Training New Jedis in the Ways of the Force

MIAMI GARDENS - FEBRUARY 3: Children participa...‘To an outsider, it might seem like stage-fighting with battery-powered lightsabers, but to Mr. Michael, it is aspiring righteous warriors communing with the Force, that energy that gives the Jedi his power and binds the galaxy. So what if the place attracts, as Mr. Michael said, “a bunch of ‘Star Wars’ dorks.” ‘ (via NYTimes)


The Curator’s Code

image of a curator holding ancient coins

“While we have systems in place for literary citation, image attribution, and scientific reference, we don’t yet have a system that codifies the attribution of discovery in curation as a currency of the information economy, a system that treats discovery as the creative labor that it is.

This is what The Curator’s Code is – a system for honoring the creative and intellectual labor of information discovery by making attribution consistent and codified, the celebrated norm.

It’s an effort to make the rabbit hole open, fair, and ever-alluring.” (via curator’s ǝpoɔ)


Free Self-Replicating Machines are here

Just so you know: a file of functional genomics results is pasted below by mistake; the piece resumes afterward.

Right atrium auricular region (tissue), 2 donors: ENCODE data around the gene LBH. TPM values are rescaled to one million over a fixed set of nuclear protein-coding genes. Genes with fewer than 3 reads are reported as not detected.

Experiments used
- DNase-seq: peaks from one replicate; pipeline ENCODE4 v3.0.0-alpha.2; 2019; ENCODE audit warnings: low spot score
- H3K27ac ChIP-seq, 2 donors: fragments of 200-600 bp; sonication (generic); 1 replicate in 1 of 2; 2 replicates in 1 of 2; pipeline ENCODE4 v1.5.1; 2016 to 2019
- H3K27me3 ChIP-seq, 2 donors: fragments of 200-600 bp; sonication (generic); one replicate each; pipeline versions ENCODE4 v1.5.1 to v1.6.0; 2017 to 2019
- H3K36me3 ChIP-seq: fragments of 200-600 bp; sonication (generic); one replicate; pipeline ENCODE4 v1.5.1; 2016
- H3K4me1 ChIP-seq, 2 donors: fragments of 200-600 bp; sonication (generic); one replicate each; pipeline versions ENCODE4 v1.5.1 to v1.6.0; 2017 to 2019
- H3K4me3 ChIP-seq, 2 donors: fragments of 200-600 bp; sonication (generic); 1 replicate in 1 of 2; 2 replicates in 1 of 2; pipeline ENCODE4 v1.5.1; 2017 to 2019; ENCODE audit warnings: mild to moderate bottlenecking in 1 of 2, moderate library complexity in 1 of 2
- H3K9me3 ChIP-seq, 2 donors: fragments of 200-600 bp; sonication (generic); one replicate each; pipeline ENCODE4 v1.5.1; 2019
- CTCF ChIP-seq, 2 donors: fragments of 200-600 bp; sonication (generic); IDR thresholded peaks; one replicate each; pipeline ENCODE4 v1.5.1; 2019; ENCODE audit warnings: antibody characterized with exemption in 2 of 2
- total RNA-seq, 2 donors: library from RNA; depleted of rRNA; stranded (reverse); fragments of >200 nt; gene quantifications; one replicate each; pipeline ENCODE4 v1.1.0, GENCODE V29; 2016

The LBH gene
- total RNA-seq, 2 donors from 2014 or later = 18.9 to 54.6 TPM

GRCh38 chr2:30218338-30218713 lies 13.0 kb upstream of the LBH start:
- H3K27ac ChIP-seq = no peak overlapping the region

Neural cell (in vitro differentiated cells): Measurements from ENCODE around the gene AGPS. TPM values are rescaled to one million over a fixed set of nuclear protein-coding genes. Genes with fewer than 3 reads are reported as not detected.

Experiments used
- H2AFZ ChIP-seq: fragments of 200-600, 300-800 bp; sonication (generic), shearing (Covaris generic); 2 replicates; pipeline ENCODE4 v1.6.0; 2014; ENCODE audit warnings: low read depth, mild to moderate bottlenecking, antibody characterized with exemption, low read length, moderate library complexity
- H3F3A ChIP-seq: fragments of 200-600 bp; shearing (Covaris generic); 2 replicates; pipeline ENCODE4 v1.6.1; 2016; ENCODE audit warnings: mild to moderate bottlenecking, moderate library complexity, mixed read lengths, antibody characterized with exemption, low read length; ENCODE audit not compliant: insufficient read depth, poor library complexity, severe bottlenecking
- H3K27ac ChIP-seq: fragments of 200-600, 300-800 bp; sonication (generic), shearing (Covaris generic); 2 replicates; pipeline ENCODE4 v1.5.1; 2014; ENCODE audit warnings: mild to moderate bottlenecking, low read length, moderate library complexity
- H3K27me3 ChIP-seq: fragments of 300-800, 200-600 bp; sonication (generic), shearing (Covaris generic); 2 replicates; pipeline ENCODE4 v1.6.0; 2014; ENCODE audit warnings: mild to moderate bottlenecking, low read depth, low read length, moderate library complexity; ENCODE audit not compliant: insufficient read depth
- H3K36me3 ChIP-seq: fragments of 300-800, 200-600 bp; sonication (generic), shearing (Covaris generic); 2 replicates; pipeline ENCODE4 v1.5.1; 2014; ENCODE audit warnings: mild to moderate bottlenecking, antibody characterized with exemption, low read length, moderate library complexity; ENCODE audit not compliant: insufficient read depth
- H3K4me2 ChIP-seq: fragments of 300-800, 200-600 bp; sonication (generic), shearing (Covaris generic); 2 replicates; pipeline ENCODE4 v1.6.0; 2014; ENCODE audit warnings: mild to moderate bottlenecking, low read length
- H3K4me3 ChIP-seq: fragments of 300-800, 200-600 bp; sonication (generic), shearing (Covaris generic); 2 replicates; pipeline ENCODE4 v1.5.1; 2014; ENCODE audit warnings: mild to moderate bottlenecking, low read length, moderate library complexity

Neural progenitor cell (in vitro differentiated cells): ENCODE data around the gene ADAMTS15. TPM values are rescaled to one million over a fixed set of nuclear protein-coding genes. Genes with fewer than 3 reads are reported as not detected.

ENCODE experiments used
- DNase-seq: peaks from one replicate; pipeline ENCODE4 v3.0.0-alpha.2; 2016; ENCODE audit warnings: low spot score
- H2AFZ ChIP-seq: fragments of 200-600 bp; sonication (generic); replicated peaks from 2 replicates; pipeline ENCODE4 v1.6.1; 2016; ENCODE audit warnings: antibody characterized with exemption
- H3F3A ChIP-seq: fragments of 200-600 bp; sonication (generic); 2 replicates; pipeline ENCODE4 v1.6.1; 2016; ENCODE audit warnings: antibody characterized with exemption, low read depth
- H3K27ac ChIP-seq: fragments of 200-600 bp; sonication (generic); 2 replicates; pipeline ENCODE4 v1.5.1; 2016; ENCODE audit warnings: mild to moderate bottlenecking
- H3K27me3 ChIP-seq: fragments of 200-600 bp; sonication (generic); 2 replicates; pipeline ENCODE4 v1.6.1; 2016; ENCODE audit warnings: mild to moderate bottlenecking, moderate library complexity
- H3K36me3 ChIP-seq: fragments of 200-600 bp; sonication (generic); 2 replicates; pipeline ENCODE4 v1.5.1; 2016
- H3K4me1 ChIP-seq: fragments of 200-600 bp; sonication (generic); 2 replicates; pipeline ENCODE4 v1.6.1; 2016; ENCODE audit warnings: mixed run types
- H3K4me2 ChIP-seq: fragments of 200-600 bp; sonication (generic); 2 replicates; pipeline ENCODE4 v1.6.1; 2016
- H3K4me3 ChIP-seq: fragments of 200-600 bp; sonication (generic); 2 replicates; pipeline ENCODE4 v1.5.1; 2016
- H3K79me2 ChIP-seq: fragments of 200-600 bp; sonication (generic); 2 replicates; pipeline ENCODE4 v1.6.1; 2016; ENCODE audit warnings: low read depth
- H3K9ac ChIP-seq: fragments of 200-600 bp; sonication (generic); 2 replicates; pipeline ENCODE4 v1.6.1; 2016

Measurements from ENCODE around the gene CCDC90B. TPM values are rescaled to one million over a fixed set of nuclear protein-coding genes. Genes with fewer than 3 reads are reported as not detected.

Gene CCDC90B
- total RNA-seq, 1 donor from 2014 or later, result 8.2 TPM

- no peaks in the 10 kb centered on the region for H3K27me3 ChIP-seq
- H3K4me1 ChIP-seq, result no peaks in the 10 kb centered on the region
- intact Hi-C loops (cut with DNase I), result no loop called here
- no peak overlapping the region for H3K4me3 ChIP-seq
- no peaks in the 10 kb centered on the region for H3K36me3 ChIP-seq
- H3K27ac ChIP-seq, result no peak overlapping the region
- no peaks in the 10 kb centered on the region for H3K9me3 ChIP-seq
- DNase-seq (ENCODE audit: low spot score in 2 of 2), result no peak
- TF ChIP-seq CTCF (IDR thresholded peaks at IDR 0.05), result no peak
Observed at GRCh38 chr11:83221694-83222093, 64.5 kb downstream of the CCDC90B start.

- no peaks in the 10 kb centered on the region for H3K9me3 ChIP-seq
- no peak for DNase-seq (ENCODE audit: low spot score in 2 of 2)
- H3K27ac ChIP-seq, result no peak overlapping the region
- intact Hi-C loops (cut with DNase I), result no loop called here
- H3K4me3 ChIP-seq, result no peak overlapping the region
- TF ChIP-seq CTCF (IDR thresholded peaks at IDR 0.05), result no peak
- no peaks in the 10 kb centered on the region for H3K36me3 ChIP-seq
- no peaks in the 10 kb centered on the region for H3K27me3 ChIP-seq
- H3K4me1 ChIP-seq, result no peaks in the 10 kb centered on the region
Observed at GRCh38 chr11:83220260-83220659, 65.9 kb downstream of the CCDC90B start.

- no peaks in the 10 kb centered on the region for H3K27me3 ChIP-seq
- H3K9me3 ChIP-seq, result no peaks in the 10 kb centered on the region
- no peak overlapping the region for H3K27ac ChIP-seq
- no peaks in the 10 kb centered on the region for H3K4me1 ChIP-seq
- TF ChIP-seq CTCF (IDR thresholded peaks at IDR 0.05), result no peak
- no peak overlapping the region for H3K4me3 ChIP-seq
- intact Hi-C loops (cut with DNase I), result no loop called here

English: RepRap v.2 'Mendel' open-source FDM 3...

‘RepRap is a free desktop 3D printer capable of printing plastic objects. Since many parts of RepRap are made from plastic and RepRap can print those parts, RepRap is a self-replicating machine – one that anyone can build given time and materials. It also means that – if you’ve got a RepRap – you can print lots of useful stuff, and you can print another RepRap for a friend…

RepRap was the first of the low-cost 3D printers, and the RepRap Project started the open-source 3D printer revolution. It is described in the video on the right.’ (via RepRapWiki).

Does anyone have one of these and want to print me out one?


Buffalo buffalo Buffalo buffalo buffalo buffalo Buffalo buffalo

Buffalo in Meadow on Bell Ranch, 11/1972

“Buffalo buffalo Buffalo buffalo buffalo buffalo Buffalo buffalo.” is a grammatically valid sentence in the English language, used as an example of how homonyms and homophones can be used to create complicated linguistic constructs. It has been discussed in literature since 1972 when the sentence was used by William J. Rapaport, an associate professor at the University at Buffalo. It was posted to Linguist List by Rapaport in 1992. It was also featured in Steven Pinker’s 1994 book The Language Instinct. Read on to parse the sentence. (via Wikipedia).